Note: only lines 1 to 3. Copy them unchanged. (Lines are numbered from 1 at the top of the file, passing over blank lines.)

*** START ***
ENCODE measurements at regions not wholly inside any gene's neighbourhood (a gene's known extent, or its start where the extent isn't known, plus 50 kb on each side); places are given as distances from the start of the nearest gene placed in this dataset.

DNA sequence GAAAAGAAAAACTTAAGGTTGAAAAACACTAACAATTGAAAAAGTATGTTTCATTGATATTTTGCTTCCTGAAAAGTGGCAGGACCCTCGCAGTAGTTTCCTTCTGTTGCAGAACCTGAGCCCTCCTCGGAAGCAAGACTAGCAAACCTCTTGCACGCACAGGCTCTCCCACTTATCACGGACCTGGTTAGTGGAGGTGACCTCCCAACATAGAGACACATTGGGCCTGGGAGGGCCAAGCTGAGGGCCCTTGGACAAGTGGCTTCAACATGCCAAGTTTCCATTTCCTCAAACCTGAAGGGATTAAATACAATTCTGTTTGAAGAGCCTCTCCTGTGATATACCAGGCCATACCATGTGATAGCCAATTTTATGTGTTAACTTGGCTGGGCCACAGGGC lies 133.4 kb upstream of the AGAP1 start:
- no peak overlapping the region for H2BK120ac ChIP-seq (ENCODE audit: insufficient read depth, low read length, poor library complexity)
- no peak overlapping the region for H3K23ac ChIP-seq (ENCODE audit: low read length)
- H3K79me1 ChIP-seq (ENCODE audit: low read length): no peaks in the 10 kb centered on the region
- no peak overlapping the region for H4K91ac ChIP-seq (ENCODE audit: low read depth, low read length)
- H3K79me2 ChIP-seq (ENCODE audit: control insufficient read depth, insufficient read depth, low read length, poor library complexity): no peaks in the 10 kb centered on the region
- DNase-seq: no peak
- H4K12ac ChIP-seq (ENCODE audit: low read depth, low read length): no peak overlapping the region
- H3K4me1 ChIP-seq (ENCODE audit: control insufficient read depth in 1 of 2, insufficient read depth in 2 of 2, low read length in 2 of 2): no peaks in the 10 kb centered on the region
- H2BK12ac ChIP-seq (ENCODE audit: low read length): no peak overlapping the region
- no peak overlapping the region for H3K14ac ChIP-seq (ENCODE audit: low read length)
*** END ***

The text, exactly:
ENCODE measurements at regions not wholly inside any gene's neighbourhood (a gene's known extent, or its start where the extent isn't known, plus 50 kb on each side); places are given as distances from the start of the nearest gene placed in this dataset.

DNA sequence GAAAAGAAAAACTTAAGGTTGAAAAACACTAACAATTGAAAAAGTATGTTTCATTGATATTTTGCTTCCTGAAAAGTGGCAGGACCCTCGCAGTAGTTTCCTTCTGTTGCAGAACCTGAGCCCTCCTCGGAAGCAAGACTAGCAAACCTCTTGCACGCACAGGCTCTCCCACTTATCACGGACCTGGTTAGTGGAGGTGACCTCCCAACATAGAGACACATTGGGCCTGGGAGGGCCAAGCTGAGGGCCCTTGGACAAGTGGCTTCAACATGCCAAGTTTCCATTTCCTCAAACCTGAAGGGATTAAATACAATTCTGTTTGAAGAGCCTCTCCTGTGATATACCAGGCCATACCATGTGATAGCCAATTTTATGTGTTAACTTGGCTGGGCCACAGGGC lies 133.4 kb upstream of the AGAP1 start:
- no peak overlapping the region for H2BK120ac ChIP-seq (ENCODE audit: insufficient read depth, low read length, poor library complexity)